State Water Board Expands its Commitment to Recycled Water With New Permitting Process
From the State Water Resources Control Board:
The State Water Resources Control Board (State Water Board) has approved a new General Order to simplify the permitting process for recycled water projects, advancing the state’s goal of increasing recycled water use statewide.
This new Order, approved Tuesday, will encourage more recycled water projects by providing a single permit that can be used across Regional Water Quality Control Board boundaries. It also establishes conditions for recycled water use and gives authority to an administrator to issue recycled water permits to users.
Expanding water recycling is a key component of the state’s efforts to increase regional self-reliance under the California Water Action Plan, Governor Edmund G. Brown Jr.’s roadmap for sustainable water management.
The General Order, which will be administered by the nine Regional Water Boards, applies to the use of treated municipal wastewater for irrigating landscapes and crops; dust control; industrial and commercial cooling; decorative fountains and other uses on a case-by-case basis. The Order does not cover potable reuse projects.
The order affirms recycled water as a resource by permitting its use through water recycling requirements as opposed to waste discharge requirements. The Order replaces the General Waste Discharge Requirements for Recycled Water Use from 2014. Those requirements from 2014 will expire after 60 days.
With the adoption of the Order, any existing permit for recycled water use approved under any of the nine Regional Water Boards’ specific regional General Order requirements will remain in effect for three years. Recycled water permittees must be under the State Water Board’s recycled water General Order, or a new individual permit, once the three-year period ends.
Adoption of the Order is one more step toward the goal of substituting as much recycled water for potable water as possible by 2030. Under the State Water Board’s Policy for Water Quality Control for Recycled Water (Recycled Water Policy), recycled water use should increase by at least one million acre-feet per year from 2002 levels by 2020, and reach two million acre-feet per year by 2030. In the latest data from 2009, recycled water use came in at 669,157 acre-feet per year.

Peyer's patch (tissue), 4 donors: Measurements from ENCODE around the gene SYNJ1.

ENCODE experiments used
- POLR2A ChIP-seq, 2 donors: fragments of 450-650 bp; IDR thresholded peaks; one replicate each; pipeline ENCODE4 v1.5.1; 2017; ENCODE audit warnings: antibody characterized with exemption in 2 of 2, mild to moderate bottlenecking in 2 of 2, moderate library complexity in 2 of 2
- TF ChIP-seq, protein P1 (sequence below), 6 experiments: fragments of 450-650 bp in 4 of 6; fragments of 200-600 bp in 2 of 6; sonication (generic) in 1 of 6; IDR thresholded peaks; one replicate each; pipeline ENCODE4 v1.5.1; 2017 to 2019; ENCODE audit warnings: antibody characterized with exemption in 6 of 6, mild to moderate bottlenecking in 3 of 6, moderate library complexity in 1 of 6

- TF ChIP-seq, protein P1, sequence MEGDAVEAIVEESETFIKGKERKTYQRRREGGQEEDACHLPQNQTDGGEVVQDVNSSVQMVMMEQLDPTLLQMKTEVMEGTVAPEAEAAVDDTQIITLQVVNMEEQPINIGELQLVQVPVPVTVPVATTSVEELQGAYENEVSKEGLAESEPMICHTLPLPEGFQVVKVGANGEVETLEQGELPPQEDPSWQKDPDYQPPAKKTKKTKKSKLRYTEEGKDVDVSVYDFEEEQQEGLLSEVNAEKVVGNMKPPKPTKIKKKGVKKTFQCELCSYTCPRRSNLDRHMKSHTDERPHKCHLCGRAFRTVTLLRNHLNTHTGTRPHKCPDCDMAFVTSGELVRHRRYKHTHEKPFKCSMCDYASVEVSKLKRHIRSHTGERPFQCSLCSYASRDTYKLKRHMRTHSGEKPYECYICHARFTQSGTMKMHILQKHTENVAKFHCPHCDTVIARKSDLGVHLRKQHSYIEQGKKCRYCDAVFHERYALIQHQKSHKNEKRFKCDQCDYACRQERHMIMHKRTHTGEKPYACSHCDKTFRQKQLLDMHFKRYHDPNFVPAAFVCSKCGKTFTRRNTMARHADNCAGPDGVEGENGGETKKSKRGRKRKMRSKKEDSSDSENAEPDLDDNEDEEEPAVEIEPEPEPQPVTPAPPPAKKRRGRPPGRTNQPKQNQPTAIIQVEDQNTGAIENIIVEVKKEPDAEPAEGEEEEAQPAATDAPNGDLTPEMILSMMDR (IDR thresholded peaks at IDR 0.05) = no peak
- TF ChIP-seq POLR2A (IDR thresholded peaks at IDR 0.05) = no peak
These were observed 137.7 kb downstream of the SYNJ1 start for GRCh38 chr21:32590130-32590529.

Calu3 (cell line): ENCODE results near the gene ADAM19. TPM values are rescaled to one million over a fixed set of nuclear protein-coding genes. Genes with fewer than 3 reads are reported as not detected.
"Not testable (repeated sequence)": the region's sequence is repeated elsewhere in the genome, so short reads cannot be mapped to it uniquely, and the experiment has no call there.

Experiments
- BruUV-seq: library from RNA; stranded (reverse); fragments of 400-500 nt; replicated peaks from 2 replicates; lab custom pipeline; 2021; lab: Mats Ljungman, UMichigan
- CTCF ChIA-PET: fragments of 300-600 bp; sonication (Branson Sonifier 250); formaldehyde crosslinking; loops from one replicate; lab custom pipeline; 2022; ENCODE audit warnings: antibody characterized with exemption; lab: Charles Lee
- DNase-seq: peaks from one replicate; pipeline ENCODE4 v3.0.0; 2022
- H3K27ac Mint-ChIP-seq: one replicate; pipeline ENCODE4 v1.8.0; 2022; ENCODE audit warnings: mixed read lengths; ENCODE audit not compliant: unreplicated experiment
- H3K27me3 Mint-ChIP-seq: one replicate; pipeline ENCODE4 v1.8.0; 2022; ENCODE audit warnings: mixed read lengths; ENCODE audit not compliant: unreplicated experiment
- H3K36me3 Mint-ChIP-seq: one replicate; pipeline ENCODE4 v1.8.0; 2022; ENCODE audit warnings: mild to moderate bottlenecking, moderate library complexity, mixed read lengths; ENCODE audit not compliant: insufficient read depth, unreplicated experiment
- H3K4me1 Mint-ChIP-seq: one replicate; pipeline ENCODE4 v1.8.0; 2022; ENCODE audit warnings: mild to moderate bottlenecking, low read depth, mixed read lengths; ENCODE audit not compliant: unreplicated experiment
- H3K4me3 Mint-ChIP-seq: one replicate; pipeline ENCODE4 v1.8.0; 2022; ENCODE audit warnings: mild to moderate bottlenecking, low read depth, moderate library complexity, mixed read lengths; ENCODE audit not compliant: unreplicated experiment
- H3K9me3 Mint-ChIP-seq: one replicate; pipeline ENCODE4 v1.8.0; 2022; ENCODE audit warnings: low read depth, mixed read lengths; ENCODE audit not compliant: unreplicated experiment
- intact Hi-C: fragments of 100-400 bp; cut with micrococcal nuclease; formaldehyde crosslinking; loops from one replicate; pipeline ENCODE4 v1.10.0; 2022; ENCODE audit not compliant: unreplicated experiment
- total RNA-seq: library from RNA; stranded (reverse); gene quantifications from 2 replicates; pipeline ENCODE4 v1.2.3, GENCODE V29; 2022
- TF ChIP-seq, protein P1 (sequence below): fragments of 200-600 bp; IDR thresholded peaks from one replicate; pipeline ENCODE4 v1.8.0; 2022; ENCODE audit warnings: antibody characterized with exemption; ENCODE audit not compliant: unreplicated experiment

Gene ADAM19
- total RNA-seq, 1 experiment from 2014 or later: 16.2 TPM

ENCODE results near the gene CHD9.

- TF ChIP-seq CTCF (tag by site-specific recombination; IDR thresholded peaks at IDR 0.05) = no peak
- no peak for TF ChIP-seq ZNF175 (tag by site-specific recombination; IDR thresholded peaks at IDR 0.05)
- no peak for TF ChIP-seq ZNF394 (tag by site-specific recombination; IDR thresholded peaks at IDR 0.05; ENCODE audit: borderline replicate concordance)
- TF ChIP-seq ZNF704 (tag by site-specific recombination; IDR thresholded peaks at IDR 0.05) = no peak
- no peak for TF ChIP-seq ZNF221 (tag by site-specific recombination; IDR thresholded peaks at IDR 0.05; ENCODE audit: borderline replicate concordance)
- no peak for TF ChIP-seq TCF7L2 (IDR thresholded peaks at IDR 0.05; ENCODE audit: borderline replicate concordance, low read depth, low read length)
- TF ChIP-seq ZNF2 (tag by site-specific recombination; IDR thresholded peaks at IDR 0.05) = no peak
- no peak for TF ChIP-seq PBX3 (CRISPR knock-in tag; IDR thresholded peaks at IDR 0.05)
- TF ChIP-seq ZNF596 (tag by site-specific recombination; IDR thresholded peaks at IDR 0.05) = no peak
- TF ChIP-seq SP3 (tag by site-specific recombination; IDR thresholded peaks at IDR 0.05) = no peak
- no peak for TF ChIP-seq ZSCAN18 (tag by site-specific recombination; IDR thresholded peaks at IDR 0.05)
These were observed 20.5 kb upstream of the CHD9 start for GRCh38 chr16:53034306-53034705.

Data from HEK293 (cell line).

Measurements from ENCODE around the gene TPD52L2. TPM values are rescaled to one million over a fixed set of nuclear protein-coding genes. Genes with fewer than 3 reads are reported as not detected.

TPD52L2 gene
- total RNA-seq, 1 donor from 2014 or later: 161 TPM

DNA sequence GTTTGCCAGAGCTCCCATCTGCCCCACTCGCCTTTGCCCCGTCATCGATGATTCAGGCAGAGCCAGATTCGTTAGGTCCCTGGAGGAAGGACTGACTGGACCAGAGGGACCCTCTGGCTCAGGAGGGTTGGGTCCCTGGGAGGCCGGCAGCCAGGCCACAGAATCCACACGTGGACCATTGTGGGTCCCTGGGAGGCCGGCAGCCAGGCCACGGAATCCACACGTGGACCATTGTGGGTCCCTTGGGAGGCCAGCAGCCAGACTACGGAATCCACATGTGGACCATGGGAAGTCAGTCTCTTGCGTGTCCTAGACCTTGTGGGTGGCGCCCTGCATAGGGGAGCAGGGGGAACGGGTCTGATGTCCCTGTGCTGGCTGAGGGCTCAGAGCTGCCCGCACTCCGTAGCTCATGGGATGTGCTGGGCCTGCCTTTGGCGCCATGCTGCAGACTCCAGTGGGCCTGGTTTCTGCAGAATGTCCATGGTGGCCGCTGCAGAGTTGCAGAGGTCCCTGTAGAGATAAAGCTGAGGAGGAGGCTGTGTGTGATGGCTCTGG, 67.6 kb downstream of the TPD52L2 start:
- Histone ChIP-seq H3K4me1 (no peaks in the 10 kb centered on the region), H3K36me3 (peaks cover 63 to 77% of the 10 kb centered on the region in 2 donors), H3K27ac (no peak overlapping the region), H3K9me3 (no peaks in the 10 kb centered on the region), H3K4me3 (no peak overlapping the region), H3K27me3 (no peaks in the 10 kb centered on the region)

Facilitation services available for Groundwater Sustainability Agency formation and plan development
From the Department of Water Resources:
DWR is offering in-kind facilitation services to support local efforts including forming groundwater sustainability agencies (GSAs) and developing groundwater sustainability plans (GSPs) to meet the requirements of the Sustainable Groundwater Management (SGMA). Facilitation support services from contracted professionals include strategic planning, stakeholder assessments, meeting facilitation, mediation, governance assessment, and public outreach services.
Requests for facilitation support services will be evaluated on a regular basis, and support will vary based on need and funding availability. To date, one facilitation project has been completed, 14 projects have been funded and are underway, another six projects are in various stages of the approval process, and four applications are pending.
For information on program eligibility and submittal requirements please visit the facilitation services webpage at http://water.ca.gov/irwm/partnership/facilitation_services.cfm.
Tidal Marsh Restoration Project Clears Delta Stewardship Council’s Covered Action Process without Appeal
From the Delta Stewardship Council:
The State and Federal Contractors Water Agency certified that its Tule Red Tidal Restoration Project in the Suisun Marsh – as a Covered Action – is consistent with the Delta Stewardship Council’s Delta Plan, and no appeal was filed with regard to that certification.
The proposed project would restore approximately 420 acres of existing managed brackish wetlands owned by Westervelt Ecological Services and California Department of Fish and Wildlife (CDFW) to tidal habitat, which would benefit federally and state-listed Delta smelt, longfin smelt, and salmonids.
The project would partially fulfill the 8,000-acre tidal restoration obligations of the Fish Restoration Program Agreement, satisfying the requirements of the U.S. Fish and Wildlife Service’s 2008 Biological Opinion for Delta smelt, the 2009 National Marine Fisheries Service’s Biological Opinion for the Coordination Operations of the State Water Project (SWP) and the Federal Central Valley Project, and the CDFW longfin smelt Incidental Take Permit for the SWP.
The project is also identified as a priority restoration project under the California EcoRestore program.
The 30-day public review/appeal period has concluded and the Certification was not appealed to the Council.
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